If you’re in the WordPress industry like I am (whether it be design, development, or SEO) I have accumulated quite the list of WordPress affiliate programs. I excluded those I found unsuccessful or pay too little to make a profit from, specifically ThemeForest, Creative Market, and low quality theme stores like Template Monster. Hosting pays well and I wrote a tutorial for SiteGround’s affiliate program and StudioPress themes which are my 2 highest paying affiliates. Those tutorials have tons of screenshots/social proof especially for SiteGround.
You earn commission on anybody’s purchase, except yours, if they use your referral link within 24 hours. One tip here is that you can trade referral links with family members and friends and use their link to make your own purchases and ask them to do the same so there can be sharing of the spoils. This might not be the major way to make money in the affiliate program Amazon runs, but it can help your commission structure.
Of course you want affiliates with high commissions, but they should also have a solid reputation with high conversions and low reversal rates (you get $0 if people cancel after signing up). If they’re part of an affiliate marketplace like ShareASale or ClickBank you can see some numbers there. Companies likes Amazon/SiteGround are safe bets, otherwise do your research (or track your affiliate links so you can monitor their performance). Avoid affiliates offering huge commissions since this probably means they’re struggling to acquire/retain customers naturally. This will hurt your numbers (specifically your conversions/reversal rates).
Thank you for the reply, I saw it too late and i'm still at the "ready state", but at least i know what to do... start a site... You have replied to my comment on 1 of your recent videos,so I will be looking for an accountant in the meantime as well... I guess i'm the "average consumer" stuck in the "get info" mode... but I'm this by the end of the month... At least i can start a website (and build hopefully an e-mail list and authority).Thank you again Miles!
To be honest, I know nothing about the EU or the UK. as an affiliate you are simply an independent contractor, here in the United States we get a tax form called a 1099 that reports our earnings and we have to self report all earnings and pay taxes on our own. I usually expect 30% to 40% of my income will be taxed and that is a conservative estimate so I don't underestimate. Best to find someone more familiar with Europe, the UK and your specific position to give you specific guidance… With that said remember, the only time you deal with taxes is if you're making money. If you don't have a website built, you don't have an audience growing, you don't have dozens if not hundreds of posts published… You are very far away from earning money and a thought about a future challenge that is not real yet is holding you back from getting started. The most important thing to do is to start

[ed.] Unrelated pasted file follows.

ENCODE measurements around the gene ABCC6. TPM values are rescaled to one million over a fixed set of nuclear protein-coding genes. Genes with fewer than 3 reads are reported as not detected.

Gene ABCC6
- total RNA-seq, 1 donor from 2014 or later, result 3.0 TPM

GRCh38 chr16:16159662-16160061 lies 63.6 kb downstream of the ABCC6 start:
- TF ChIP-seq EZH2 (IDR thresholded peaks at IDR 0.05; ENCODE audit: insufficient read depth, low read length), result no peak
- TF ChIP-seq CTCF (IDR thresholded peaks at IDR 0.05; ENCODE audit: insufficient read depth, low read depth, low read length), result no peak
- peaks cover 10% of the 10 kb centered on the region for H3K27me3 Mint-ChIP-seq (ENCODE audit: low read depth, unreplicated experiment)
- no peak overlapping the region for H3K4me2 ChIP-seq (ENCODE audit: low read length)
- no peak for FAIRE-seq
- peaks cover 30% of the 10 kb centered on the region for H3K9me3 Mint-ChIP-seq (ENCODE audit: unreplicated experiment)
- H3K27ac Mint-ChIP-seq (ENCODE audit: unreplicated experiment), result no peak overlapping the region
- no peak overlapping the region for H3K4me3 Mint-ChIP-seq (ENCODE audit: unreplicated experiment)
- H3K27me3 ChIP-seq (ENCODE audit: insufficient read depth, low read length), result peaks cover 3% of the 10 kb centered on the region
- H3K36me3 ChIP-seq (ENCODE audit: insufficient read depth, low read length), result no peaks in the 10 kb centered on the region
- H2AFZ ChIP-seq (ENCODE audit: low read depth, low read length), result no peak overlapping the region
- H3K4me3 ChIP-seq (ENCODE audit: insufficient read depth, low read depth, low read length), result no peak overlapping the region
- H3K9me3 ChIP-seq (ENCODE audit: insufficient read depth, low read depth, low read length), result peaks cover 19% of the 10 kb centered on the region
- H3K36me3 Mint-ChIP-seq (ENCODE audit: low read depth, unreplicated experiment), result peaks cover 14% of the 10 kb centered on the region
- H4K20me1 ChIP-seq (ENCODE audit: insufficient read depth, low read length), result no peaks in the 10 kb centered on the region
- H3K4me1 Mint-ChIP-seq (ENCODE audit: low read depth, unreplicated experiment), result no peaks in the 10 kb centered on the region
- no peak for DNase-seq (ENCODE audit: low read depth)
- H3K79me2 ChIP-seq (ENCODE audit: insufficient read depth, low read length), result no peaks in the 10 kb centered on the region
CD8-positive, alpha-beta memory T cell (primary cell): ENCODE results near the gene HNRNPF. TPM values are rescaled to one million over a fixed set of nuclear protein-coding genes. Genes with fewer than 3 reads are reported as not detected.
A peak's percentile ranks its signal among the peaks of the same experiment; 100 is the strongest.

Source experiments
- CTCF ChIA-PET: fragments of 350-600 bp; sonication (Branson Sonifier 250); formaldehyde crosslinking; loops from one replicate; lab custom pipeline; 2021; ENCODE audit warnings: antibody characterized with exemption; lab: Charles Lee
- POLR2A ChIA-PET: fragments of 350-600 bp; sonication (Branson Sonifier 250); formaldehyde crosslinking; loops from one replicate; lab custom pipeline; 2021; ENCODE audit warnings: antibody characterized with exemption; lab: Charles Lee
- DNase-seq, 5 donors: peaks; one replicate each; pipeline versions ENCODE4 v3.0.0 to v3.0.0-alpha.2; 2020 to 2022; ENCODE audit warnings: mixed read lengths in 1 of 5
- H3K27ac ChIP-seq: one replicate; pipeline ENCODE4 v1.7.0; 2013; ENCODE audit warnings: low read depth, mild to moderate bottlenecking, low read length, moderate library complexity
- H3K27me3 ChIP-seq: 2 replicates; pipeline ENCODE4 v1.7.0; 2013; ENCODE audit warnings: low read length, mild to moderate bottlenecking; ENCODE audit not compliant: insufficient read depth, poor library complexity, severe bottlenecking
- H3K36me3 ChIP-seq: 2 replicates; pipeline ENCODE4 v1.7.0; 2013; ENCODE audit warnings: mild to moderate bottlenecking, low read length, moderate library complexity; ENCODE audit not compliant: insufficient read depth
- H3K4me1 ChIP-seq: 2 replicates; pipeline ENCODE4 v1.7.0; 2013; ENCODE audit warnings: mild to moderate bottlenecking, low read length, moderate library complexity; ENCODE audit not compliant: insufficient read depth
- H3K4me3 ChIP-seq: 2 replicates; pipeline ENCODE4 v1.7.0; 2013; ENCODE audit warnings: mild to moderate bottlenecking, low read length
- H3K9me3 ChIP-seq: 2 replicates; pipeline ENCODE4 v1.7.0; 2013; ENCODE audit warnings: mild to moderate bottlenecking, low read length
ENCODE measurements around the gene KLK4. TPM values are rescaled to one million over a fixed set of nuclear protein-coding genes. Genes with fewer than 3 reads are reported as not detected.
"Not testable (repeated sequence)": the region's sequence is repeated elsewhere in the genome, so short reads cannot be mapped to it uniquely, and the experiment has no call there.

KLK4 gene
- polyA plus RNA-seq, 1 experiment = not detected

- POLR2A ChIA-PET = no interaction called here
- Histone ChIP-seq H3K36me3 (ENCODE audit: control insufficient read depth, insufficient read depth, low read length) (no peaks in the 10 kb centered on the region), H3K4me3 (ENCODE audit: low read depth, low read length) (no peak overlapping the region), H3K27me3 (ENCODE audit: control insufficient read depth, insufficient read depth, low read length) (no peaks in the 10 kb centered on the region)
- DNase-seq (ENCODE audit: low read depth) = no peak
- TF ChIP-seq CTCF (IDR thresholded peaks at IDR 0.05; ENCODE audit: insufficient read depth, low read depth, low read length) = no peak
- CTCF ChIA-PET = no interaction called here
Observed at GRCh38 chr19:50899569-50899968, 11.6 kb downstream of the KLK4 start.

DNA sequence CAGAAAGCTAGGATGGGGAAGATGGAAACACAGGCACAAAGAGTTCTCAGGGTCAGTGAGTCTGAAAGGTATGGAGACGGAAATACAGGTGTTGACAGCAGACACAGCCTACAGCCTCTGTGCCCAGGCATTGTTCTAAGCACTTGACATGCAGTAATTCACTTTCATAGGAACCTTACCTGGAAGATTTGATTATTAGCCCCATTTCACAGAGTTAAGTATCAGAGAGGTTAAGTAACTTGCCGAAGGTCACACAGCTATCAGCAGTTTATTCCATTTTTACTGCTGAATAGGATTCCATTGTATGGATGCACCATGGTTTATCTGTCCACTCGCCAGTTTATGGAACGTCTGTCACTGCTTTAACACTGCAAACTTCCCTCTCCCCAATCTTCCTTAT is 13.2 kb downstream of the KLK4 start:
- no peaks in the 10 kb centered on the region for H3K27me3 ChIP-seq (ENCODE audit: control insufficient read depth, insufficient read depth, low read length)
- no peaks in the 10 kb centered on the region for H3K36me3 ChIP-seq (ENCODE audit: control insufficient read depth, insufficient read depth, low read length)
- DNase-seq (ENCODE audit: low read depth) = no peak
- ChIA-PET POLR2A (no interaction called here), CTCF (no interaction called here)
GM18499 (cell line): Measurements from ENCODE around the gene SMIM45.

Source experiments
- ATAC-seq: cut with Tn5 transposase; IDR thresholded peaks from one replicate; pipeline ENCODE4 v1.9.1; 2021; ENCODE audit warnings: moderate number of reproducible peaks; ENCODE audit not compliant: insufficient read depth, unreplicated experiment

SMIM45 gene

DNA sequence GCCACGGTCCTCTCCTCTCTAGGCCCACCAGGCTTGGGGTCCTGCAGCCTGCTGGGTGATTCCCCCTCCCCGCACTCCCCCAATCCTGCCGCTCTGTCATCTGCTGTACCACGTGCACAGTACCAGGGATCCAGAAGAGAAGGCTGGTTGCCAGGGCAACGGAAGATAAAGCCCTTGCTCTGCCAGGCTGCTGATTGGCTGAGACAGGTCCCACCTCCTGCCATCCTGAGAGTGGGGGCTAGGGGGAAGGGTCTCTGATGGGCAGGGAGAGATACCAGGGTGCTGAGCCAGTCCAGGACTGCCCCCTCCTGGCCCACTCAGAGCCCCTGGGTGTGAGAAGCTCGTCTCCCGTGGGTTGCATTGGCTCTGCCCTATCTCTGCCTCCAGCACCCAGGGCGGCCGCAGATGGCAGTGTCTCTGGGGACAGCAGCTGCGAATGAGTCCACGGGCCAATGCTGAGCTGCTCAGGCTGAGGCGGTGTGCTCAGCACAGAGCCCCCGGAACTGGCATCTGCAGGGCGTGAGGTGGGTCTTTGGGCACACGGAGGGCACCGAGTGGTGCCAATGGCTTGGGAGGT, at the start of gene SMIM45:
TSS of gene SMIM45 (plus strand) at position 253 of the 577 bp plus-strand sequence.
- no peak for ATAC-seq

17. Amazon – Have you heard of FBA? It stands for “Fulfilled by Amazon” and it’s getting pretty popular. Basically, you buy products (in bulk is best) and ship them to Amazon for them to store. When your products sell, Amazon packs them up, ships them out and sends you the money (after taking their cut). There are people making a full-time living from FBA, while others just do it for some extra money.
These add review stars to snippets and increase click-through rates. I have tested many rich snippet plugins over the years and my favorite (and what I use now) is the WP Review Pro Plugin by MyThemeShop (view the demo). It’s fast, looks great (here’s a page I use it on), comes with 16 pre-styled designs, supports user reviews, and is well-supported by the developers at MyThemeShop. I was previously using WP Rich Snippets but the developer abandoned the plugin and hasn’t updated it for 2 years, and All In One Schema lacks customization options.
22. Advertising – This is definitely the most old-school way of earning money with a blog. It’s also starting to become the least common way. You can sell advertising spots directly on your site or you can sign up with a company like Google AdSense or Media.net. Either way, you won’t see a whole lot of money from ads until your views are well into the thousands each day.
26. Services – You can offer a paid service, such as life coaching, blog coaching, goal setting or financial planning. Just be sure to investigate all the legal implications and make sure you’re not claiming to be a professional if you’re not one. With a service like this, you’re basically using your blog to sell yourself. You’ll need to convince people that you’re worth buying and then be able to back up your claims once they purchase your service.